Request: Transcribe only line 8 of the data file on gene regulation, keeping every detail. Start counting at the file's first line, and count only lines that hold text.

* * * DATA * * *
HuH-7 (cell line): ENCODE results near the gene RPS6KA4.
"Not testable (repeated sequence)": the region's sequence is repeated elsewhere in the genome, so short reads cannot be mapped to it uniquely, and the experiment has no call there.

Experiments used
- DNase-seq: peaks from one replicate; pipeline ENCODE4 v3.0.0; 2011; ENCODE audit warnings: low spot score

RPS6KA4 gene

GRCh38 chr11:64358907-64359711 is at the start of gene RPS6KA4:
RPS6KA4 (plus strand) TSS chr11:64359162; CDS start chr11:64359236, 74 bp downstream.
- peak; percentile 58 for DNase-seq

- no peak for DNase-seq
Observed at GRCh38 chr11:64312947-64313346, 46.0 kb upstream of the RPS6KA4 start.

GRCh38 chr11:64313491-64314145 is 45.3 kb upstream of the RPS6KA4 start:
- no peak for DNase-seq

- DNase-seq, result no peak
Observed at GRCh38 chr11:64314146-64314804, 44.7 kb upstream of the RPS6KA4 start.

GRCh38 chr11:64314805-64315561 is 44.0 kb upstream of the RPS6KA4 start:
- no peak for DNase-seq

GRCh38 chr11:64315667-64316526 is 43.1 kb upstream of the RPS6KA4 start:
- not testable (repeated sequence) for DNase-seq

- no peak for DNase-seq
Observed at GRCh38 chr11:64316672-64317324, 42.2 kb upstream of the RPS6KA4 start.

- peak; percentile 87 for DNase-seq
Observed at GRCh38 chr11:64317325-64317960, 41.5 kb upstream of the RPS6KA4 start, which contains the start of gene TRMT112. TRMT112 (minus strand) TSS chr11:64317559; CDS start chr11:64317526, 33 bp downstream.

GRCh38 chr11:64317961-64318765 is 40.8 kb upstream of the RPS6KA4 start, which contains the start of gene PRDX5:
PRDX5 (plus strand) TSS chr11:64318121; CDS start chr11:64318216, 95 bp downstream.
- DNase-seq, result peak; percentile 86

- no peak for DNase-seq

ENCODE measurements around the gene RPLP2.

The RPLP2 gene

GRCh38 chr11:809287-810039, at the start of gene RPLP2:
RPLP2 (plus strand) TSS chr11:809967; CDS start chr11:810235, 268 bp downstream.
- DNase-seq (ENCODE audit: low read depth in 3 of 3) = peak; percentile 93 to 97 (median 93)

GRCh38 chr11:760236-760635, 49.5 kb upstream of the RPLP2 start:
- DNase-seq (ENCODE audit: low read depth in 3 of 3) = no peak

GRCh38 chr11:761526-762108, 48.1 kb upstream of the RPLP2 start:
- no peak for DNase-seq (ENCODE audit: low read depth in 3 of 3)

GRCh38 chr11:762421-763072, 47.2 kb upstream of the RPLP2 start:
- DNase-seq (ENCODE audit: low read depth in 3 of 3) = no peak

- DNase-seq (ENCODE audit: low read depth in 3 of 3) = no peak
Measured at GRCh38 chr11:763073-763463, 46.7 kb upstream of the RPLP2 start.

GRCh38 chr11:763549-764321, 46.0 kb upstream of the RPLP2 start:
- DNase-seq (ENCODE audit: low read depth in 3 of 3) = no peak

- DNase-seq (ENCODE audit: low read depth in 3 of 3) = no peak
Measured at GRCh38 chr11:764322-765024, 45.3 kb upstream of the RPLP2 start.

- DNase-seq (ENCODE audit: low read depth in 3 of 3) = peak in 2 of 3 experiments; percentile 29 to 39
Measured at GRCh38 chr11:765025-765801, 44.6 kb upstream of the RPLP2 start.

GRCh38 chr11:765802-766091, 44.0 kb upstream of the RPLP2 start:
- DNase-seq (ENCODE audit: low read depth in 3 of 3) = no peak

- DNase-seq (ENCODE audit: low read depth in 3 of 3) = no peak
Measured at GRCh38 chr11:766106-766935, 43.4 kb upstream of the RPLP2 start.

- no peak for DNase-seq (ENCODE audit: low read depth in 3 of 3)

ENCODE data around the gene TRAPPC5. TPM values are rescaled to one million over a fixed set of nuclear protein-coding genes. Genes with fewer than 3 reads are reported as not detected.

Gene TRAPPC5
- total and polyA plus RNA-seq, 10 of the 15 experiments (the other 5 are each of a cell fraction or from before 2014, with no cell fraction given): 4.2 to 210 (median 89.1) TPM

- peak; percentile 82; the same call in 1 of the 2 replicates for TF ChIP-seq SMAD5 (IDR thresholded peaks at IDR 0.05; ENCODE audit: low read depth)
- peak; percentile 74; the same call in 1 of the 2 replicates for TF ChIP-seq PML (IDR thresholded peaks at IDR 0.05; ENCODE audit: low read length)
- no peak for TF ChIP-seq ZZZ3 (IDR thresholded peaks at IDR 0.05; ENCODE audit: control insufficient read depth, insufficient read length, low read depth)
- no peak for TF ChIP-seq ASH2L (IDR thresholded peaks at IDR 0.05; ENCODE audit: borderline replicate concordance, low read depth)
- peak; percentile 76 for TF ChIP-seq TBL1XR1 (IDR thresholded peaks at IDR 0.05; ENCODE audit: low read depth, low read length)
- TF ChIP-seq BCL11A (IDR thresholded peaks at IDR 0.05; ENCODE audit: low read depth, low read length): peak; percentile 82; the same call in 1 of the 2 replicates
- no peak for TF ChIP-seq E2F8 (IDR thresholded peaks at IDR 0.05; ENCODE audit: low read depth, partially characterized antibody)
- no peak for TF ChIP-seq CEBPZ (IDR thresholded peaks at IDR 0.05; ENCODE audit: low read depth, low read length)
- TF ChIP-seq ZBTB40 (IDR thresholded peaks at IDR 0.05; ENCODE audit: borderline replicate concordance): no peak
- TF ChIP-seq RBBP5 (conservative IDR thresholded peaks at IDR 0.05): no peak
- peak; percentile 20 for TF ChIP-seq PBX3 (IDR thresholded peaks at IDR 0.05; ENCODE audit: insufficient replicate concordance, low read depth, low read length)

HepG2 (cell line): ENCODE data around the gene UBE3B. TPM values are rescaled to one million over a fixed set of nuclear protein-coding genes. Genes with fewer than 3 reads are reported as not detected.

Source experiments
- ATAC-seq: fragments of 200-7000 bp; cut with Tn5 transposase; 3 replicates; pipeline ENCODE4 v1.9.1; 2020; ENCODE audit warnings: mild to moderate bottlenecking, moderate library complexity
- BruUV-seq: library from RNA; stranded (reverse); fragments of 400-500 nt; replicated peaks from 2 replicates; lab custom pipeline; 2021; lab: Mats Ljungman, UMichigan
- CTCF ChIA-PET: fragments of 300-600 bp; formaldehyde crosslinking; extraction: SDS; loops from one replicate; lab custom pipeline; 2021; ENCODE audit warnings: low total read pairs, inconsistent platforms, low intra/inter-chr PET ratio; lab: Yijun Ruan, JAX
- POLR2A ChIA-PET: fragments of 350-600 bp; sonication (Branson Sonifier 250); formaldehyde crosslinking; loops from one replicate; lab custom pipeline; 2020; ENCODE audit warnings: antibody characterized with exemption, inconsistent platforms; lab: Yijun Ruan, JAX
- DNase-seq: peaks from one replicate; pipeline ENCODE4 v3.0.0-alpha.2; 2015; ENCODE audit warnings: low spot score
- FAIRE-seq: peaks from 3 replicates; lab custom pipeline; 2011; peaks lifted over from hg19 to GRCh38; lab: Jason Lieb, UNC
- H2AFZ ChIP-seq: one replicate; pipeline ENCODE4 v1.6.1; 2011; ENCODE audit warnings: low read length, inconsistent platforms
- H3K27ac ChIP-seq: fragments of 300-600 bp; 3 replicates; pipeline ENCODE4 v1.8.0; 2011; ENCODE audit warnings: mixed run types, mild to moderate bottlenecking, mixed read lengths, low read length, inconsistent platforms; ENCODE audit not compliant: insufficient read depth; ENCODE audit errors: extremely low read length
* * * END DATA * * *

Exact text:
- peak; percentile 58 for DNase-seq